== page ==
That's because unless you can justify the IT department's value and ''sell'' its accomplishments in business terms, there is a very real danger IT will be restricted to business-support activities, instead of driving the business forward; or worse: outsourced completely.
It is the CIO's job to ensure your company's business processes are as efficient as possible and to provide real, measurable value to the company. Therefore it is imperative to have the business and financial skills to make a business case.
''There is definitely a need for a new breed of CIO -- a business person with an IT hat who earns the right to be on the bridge rather than in the engine room,'' said Martin Wyke, IT director at telecommunications carrier Energis.
Financial skills matter because articulating the advantages of an IT project to upper management can only be done credibly if done in financial terms. The technology details of the project are usually irrelevant. Whats important is the effect on the bottom line.
''I don't know how (a CIO) can be successful without understanding that,'' said David Simon, CIO of the Sierra Club. ''I actually think everybody in American business should take a basic accounting class, because that's the nuts and bolts of how decisions are made. It's a cost/benefit analysis. It's how (management) people think. They're all being held accountable to a bottom line and you've got understand that same kind of bottom line.''
In practice, you need to be able to justify an IT project in the same way as any other line-of-business manager justifies a project: You must be able to give credible figures for the expected cost savings or return-on-investment (ROI) and payback period for any proposed projects.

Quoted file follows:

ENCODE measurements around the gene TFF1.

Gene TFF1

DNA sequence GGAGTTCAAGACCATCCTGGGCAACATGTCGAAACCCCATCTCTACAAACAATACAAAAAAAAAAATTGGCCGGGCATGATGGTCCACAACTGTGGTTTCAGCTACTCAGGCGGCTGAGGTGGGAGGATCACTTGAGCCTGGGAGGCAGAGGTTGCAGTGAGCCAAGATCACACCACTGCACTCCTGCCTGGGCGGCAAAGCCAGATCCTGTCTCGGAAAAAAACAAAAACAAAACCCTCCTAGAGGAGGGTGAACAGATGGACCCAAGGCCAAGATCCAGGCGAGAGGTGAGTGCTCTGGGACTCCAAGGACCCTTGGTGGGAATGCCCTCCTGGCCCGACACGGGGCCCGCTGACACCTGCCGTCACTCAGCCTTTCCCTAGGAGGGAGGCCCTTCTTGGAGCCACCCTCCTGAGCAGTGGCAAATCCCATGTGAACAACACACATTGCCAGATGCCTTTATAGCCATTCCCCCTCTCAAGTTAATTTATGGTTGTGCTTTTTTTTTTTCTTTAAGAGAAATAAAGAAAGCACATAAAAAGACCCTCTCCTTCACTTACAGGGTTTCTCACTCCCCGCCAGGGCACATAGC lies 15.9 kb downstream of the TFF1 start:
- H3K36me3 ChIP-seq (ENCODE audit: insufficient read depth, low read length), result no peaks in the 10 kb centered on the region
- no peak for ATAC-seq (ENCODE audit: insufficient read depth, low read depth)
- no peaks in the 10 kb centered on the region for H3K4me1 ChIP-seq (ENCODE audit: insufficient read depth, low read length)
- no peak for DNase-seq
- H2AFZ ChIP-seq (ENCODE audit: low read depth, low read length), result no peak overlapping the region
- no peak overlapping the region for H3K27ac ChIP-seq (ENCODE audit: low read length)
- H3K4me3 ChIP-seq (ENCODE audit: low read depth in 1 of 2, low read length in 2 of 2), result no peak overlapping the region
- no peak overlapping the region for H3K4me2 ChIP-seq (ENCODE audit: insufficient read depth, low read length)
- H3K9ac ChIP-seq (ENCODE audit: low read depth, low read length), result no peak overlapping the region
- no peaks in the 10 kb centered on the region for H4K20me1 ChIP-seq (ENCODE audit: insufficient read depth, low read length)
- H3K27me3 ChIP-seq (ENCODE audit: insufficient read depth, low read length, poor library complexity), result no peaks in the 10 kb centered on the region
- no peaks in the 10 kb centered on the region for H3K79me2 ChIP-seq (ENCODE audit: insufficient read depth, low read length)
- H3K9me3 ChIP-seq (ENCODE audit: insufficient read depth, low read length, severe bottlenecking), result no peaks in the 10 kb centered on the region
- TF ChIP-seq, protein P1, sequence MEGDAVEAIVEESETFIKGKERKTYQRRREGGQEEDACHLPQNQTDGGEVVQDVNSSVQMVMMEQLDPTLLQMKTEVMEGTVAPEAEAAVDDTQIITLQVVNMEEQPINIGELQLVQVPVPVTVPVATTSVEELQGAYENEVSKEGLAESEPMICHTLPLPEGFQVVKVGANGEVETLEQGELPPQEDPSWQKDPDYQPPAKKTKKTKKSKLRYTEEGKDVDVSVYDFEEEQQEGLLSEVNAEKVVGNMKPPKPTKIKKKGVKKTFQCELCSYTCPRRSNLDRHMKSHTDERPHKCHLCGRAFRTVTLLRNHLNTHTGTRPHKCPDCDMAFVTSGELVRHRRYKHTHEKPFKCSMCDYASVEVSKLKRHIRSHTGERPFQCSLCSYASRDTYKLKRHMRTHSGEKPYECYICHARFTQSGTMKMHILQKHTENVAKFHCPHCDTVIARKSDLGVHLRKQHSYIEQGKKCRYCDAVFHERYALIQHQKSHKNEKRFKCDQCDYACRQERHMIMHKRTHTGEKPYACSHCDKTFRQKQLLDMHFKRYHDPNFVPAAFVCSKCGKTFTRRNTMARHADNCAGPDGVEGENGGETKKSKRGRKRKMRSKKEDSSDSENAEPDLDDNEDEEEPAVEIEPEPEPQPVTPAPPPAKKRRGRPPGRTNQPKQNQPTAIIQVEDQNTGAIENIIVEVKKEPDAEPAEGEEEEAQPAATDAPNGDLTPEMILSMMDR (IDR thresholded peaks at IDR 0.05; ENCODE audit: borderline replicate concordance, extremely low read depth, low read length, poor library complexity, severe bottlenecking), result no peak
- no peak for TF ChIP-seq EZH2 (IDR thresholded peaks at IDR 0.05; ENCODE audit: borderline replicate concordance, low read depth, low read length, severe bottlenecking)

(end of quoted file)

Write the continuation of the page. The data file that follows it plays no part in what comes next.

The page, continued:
But sometimes it simply isn't possible to justify IT projects in straight financial terms. How, for example, do you measure the financial benefit of upgrading a system for which support is to be discontinued?
In these cases there also may be some measures which are more specific to IT, such as IT spending as a percentage of total revenues, which can be used as benchmarks to compare with historic spending levels, or with other companies operating in the same markets.
''Every IT director needs to find his own twenty ratios, such as IT spending to revenue or IT spend to share price, which are appropriate for his company,'' said Sidney Finehirsh, president of CMX Group, a management consultancy.
Applying the Numbers
How can these ratios be used?
In the same way that a company measures investment in research and development as a proportion of total revenues and benchmarks this against others in the same industry. You should be able to show when your company is under-investing in IT and use your ratios to build a case for spending on projects which do not generate a direct return -- like upgrading software to ensure continued support or business process improvements.
Today, IT is about providing value, not technology. Joyce Gioia, a principal at the Herman Group, a business management consultancy, says to show the value of your department by approaching executive committee meetings and board rooms in the same way a good sales person approaches an important prospect.